Vampire Hunter D

Review by Mike Finkelstein

Late one night, while making her rounds around her farm, our heroine Doris is atacked by a vampire, the dread lord Count Magnus Lee. She's bitten by the evil vampire, and the dark one tastes her blood deciding right then to make her his bride in two-days time. Thankfully, the next day a lone hunter comes into town. His name is D and his specialty is killing vampires. Doris enlists his help to fend off the forces of darkness and it's up to D to take on the Count (and his daught and entourage) before Magnus is able to marry his bride and fully turn her into one of the undead.

Going in to watch Vampire Hunter D one has to take into consideration that, despite being a feature-length anime, the film doesn't have a very big budget. It's weird and kind of cheap looking, but a lot of that has to do with the budgetary constraints. It also has a remarkably awful dub (at least the version I watched) so the dialogue is also terrible -- everyone has to narrate everything they're doing, and there's only so much screen time so they're talking constantly, at a fast clip, and practically stumbling over their own words. And that's when the story makes sense. In short, Vampire Hunter D is very hard to watch. Like, I want to like it but I just don't (and I've forced myself to watch it four times now, twice so I could review it a couple of times for this site).

Visually this movie is all over the place. At times the film seems to be attempting to invoke the feel and ambiance of the old Hammer horror movies. It manages it in the early going, with errie long shots of castles and girls in short little dresses panting and needing for their hero to come save them. But then things get weird. The vampire show up, and then their minions come along, and there are a lot of different creatues with many different styles and substances, and it all mashes together into one long LSD acid trip. Monsters with boils and wings show up and taunt the hero. A giant appears with little reason as to why. There are ghosts a witches and transforming snake ladies, none of which are explained and all of which are in there seemingly because the artist thought it would be neat. The visuals aren't interesting, just weird (much like the characters). It's like the producers funneled Hammer horro through old 1960s weird-ass sci-fi animation.

That is, when you can actually see the visuals. Much of the film (at least in the standard DVD transfer) are beyond muddy, leading to a number of long shorts of black on black with maybe a hint of a color. I get that these are vampires, and much of the action takes place at night, but maybe sharpen up some of the details some? I'd like to see the movie I'm watching.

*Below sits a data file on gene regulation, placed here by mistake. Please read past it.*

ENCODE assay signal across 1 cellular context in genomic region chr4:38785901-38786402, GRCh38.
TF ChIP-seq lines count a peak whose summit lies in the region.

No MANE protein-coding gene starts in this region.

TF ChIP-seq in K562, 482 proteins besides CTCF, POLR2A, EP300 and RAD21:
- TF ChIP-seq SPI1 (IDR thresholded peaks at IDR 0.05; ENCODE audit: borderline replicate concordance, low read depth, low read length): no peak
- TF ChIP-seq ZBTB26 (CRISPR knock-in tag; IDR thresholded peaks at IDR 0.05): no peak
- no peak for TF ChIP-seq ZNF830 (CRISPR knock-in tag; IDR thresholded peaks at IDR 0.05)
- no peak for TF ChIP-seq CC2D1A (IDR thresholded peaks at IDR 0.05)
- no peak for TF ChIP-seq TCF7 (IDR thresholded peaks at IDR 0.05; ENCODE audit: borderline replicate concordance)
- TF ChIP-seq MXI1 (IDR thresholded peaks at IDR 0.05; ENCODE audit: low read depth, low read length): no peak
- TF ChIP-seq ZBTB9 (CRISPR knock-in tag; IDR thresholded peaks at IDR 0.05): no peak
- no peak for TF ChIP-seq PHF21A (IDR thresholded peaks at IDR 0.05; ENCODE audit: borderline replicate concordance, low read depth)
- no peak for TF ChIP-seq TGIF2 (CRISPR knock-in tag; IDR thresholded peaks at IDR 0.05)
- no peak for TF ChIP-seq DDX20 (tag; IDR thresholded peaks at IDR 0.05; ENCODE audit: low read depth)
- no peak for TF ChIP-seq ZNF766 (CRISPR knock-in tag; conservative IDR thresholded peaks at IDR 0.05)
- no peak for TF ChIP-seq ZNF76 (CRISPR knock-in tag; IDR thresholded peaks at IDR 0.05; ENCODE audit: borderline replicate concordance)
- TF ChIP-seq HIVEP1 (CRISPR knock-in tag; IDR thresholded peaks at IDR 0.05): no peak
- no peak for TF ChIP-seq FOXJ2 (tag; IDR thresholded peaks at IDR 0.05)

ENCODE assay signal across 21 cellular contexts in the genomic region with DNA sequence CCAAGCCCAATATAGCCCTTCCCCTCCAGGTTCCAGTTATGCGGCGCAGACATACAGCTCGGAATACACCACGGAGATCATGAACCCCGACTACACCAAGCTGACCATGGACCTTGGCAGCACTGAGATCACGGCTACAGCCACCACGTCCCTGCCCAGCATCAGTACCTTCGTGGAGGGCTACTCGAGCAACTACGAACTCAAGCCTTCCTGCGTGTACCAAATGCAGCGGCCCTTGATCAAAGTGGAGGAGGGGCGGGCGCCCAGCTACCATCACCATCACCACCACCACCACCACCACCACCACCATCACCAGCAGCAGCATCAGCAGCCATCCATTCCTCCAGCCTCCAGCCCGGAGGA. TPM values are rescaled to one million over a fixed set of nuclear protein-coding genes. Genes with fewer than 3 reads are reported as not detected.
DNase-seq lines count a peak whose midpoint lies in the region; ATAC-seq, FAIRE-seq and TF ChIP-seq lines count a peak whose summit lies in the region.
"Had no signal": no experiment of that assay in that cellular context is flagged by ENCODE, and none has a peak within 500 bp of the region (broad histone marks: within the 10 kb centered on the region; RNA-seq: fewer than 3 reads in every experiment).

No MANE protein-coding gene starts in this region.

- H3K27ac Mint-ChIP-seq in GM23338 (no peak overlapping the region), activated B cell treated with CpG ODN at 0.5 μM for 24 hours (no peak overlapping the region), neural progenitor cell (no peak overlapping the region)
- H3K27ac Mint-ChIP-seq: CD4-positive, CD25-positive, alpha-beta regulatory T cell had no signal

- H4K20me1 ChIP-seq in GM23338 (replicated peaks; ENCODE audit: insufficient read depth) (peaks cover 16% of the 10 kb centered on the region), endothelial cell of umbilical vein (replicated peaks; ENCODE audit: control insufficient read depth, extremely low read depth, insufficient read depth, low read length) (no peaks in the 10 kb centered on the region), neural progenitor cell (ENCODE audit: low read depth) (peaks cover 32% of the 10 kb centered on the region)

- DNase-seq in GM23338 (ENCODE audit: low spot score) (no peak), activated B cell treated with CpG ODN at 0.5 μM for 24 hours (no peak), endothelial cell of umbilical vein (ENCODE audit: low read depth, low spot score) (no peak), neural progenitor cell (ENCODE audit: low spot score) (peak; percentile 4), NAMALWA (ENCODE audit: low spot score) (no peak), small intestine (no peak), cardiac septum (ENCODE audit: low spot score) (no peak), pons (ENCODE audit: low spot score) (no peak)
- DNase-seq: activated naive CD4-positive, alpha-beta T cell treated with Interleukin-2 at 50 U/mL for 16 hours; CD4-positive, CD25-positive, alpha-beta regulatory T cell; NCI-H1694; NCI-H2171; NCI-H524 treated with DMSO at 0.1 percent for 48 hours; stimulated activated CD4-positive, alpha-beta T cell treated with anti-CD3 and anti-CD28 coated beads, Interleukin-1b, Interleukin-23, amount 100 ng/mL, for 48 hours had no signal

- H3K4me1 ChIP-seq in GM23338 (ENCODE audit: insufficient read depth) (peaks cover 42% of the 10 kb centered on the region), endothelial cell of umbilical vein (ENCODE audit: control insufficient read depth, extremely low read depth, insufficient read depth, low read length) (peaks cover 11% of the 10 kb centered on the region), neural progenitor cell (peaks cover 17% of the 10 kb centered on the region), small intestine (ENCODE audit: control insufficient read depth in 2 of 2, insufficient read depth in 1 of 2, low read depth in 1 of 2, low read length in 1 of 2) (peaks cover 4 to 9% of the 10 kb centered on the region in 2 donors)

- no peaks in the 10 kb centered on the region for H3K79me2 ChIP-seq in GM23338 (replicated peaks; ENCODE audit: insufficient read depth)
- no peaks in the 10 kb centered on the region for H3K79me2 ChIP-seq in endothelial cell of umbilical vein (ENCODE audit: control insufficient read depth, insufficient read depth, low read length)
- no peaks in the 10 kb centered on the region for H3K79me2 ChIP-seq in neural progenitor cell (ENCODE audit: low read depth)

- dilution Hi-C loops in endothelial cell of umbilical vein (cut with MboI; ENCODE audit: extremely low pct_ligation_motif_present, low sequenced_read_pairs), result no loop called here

As mentioned there's also terrible writing to compound the issue. Again, I recognize I was watching it dubbed (and there are anime purist fanboys out there that are screaming at me for that). But part of the reviewing experience is watching flicks in different ways and, at least in English, Vampire Hunter D is an interminable mess. There's a whole lot of talking but very little plot. Everyone just talks about what they were doing, are doing, and will be doing. They talk about their motivations even when their motivations are clear, and there any number of odd lines and non-sequitors that must of made sense to someone but make no damn sense now.

And despite all this talking, the movie is esentially, "girl is in trouble and hunter appears. Vampires show up and hunter fights them off. then he goes to the castle to hunter the vampire. Repeat twice more, then kill vampire. Fin." That's barely enough story to fill thirty minutes, yet Vampire Hunter D is three times that long. It's dreadful. I've never been so bored when so much fighting (and gore) is on screen.

That is something I'll give the movie credit for, though: it does not shy away from the gore. Everyone sprays blood when attacked, and it's like old martial arts, grind house, Tarantino levels of blood spray. It's funny to watch and funny is better than boring.

I'll also credit the main character. Although most of the characters in the movie are obnoxious (again, because they're always talking about what they're doing), D is a breath of fresh air. Largely this is because he barely says anything at all. He just stands, and broods, and kicks ass, then broods some more. He's the opposite of every other character, and the movie is better when it's just focusing on him.

Now, look, I get it's a low-budget 1980s anime. It hampered by it's money, and when it came out, and the expectations of the era. There are much worse animes out there to watch (in this writer's opinion that includes practically all anime every produced), so it's not the worst thing to pop in if you've never seen it before. Even still, it's just not a very fun watch. If you're a fan of the genre (weird vampire anime from the 1980s) you'll probably like it. For most, though, this film is more of a curiosity than a must watch.